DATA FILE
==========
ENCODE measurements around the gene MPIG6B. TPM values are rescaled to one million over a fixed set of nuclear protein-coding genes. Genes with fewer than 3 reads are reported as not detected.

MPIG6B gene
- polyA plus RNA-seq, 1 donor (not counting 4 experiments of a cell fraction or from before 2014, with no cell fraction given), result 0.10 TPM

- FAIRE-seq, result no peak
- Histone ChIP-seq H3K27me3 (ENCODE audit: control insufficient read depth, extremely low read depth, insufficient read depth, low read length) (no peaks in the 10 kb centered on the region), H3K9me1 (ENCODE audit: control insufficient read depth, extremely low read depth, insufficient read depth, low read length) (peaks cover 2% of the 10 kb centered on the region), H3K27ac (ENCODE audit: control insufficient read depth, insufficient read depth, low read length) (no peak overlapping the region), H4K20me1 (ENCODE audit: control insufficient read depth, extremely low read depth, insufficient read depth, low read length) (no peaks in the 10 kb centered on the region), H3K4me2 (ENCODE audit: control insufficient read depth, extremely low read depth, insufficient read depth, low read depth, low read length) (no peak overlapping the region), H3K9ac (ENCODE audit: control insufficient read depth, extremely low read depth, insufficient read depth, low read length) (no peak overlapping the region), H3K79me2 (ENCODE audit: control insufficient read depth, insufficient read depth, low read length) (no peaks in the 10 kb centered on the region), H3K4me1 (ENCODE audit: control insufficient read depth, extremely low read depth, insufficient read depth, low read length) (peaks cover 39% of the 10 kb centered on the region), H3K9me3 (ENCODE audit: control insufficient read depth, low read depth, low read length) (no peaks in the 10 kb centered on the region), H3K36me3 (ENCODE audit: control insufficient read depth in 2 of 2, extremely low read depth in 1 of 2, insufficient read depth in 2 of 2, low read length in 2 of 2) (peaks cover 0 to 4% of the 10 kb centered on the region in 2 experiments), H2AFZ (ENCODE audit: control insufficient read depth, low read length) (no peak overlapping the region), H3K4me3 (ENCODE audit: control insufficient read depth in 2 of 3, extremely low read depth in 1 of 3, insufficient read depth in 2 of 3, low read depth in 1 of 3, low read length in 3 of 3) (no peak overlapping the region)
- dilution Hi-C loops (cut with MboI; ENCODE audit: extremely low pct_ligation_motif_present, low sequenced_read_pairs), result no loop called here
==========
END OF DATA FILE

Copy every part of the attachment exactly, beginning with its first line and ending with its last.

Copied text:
ENCODE measurements around the gene MPIG6B. TPM values are rescaled to one million over a fixed set of nuclear protein-coding genes. Genes with fewer than 3 reads are reported as not detected.

MPIG6B gene
- polyA plus RNA-seq, 1 donor (not counting 4 experiments of a cell fraction or from before 2014, with no cell fraction given), result 0.10 TPM

- FAIRE-seq, result no peak
- Histone ChIP-seq H3K27me3 (ENCODE audit: control insufficient read depth, extremely low read depth, insufficient read depth, low read length) (no peaks in the 10 kb centered on the region), H3K9me1 (ENCODE audit: control insufficient read depth, extremely low read depth, insufficient read depth, low read length) (peaks cover 2% of the 10 kb centered on the region), H3K27ac (ENCODE audit: control insufficient read depth, insufficient read depth, low read length) (no peak overlapping the region), H4K20me1 (ENCODE audit: control insufficient read depth, extremely low read depth, insufficient read depth, low read length) (no peaks in the 10 kb centered on the region), H3K4me2 (ENCODE audit: control insufficient read depth, extremely low read depth, insufficient read depth, low read depth, low read length) (no peak overlapping the region), H3K9ac (ENCODE audit: control insufficient read depth, extremely low read depth, insufficient read depth, low read length) (no peak overlapping the region), H3K79me2 (ENCODE audit: control insufficient read depth, insufficient read depth, low read length) (no peaks in the 10 kb centered on the region), H3K4me1 (ENCODE audit: control insufficient read depth, extremely low read depth, insufficient read depth, low read length) (peaks cover 39% of the 10 kb centered on the region), H3K9me3 (ENCODE audit: control insufficient read depth, low read depth, low read length) (no peaks in the 10 kb centered on the region), H3K36me3 (ENCODE audit: control insufficient read depth in 2 of 2, extremely low read depth in 1 of 2, insufficient read depth in 2 of 2, low read length in 2 of 2) (peaks cover 0 to 4% of the 10 kb centered on the region in 2 experiments), H2AFZ (ENCODE audit: control insufficient read depth, low read length) (no peak overlapping the region), H3K4me3 (ENCODE audit: control insufficient read depth in 2 of 3, extremely low read depth in 1 of 3, insufficient read depth in 2 of 3, low read depth in 1 of 3, low read length in 3 of 3) (no peak overlapping the region)
- dilution Hi-C loops (cut with MboI; ENCODE audit: extremely low pct_ligation_motif_present, low sequenced_read_pairs), result no loop called here